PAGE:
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101. Memorandum for the Record Prepared in the Headquarters, 470th Military Intelligence Group, Department of the Army1

SUBJECT

  • Liaison Contact with Brigadier General Omar TORRIJOS Herrera, Chief of Government of Panama (GOP) and Commandant of the National Guard (GN), 5 October 1975

[Omitted here is discussion unrelated to the treaty negotiations.]

8. (C/NFD) TORRIJOS, as mentioned above, remained listening attentively, but then came his turn to speak, very much aware that whatever he said would be reported by me to higher authorities. TORRIJOS began and I quote because I feel his remarks were sincere and he does mean to carry out the actions planned. These were his words:

“Look [name not declassified], I don’t think we will get a quick treaty (meaning the treaty negotiations taking place). In fact, I don’t think we will get anywhere the way things are moving. Mr. Bunker’S visits to Panama are useless and nonproductive. We are not getting what we want and just recently it was mentioned that the signing of a treaty is two years from now. This is too long a period to wait. We will have to start something—do something about it. We cannot wait; our patience is running out. I don’t know how long I can hold back the people, the students, even the young GN officers back from taking action. I believe I can hold them off about one year, at least until next summer but no longer than that. I am planning to get hold of these radicals and train them in the use of weapons and at least keep them at bay for a while. I plan to start recruiting 2000 more GN troops and I plan to purchase long-range weapons, something we can use against PQ sites from as far as La Chorrera. I know the US will not sell me these types of weapons, nor will any country over which the US has influence, but I will get them anyway. Little by little and piece by piece I will get some high caliber weapons for my GN. I will not ask help from Russia or Cuba because I was once advised by Josif “Tito” BROZ of Yugoslavia never to ask Russia for help because I would end up with Russians on my hands. This would never solve my problem of kicking the “gringos” out while allowing the Russians to come in. I [Page 267]don’t trust the Cubans for the same reasons. I could easily turn into a Communist, but I am not a Communist. I am a Panamanian whose desire is to have Panama, from border to border, for the Panamanians. When the time comes and I can no longer hold back my people, we will have to resort to drastic action, maybe harassment, maybe guerrilla action. My people can cause plenty of damage to PQ based elements and installations. They are good in jungle-type actions. I know you people have good leaders and troops for this type of warfare but I think we can do enough to start something and get the treaty moving faster. I don’t think that my GN will confront your troops in sustained combat because I know you can whip us, but we will give you plenty of trouble in guerrilla-type warfare. Don’t think I will be at the head of them as I mentioned in one of my speeches as leading and being in front of my troops against the PQ. I am not that stupid to get shot first. [name not declassified], I am backed against the wall and I can do nothing but go ahead with what I think I must do. I am tired of the whole mess and I sure as hell wish that I had never gotten into this situation. I wish I had the money to take off and leave all this to hell but I have given my word and I have no choice but to go through with it. I will let you know when the time runs out so you can get the hell out of the way. Please believe me, you are my friend and I would never wish harm to befall you.”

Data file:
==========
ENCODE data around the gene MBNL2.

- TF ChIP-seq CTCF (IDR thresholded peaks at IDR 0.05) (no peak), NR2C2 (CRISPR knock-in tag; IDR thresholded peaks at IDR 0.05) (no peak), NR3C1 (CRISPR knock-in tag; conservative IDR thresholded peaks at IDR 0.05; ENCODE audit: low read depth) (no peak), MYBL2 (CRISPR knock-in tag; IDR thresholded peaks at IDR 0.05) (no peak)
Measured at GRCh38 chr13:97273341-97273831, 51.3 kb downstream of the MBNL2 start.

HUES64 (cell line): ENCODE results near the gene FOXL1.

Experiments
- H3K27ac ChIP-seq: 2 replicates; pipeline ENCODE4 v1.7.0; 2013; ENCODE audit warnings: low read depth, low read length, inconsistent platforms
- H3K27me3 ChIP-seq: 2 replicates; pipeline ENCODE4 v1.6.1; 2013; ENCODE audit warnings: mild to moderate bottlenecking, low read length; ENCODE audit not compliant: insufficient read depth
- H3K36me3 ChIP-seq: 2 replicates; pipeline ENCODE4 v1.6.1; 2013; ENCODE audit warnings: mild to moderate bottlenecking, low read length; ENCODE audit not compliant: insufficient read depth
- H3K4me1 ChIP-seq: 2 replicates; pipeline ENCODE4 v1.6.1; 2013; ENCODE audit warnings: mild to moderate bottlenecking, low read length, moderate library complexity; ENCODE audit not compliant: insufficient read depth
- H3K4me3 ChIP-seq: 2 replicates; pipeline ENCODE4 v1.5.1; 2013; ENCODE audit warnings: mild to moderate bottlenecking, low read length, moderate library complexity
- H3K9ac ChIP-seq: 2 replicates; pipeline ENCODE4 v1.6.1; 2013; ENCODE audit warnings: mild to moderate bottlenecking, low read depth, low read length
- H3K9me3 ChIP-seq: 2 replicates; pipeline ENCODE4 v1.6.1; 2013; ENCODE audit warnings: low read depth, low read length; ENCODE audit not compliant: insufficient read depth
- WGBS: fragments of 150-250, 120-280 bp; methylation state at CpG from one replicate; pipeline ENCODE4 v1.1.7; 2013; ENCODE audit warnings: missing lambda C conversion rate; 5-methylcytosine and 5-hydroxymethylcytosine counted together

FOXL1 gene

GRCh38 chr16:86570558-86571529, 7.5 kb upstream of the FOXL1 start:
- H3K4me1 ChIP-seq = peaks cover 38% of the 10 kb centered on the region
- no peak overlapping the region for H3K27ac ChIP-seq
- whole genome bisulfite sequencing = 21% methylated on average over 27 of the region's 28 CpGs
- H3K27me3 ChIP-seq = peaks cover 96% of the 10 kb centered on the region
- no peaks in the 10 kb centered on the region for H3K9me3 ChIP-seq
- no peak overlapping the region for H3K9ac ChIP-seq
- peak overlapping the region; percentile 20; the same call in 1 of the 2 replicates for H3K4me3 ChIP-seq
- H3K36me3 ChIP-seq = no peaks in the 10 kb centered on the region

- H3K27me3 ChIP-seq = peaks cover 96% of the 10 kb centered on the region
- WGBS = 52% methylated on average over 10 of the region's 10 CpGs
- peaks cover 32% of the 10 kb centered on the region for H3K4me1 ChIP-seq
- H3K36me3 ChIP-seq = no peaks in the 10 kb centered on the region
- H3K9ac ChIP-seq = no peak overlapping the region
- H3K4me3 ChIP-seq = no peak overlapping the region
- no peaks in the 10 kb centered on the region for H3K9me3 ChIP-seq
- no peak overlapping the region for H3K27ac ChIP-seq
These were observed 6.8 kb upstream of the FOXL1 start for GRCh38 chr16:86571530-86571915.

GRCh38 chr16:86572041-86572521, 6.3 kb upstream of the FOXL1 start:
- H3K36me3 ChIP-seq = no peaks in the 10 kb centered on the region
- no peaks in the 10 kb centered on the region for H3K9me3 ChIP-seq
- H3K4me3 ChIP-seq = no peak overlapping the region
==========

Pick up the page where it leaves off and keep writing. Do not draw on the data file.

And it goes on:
[Omitted here is discussion unrelated to the treaty negotiations.]

[name not declassified]
  1. Source: National Archives, RG 84, American Embassy, Panama, Panama Canal Treaty Negotiation Files, Lot 81F1, Box 125, POL 33.3–2/Canal Treaty Negotiations/General, July–Dec 1975. Confidential; No Foreign Dissem. Forwarded on October 7 to SOUTHCOM, Fort Amador, and the Chargé d’Affaires in Panama City under a covering memorandum from Maynes. Drafted by [name not declassified], the Liaison Officer.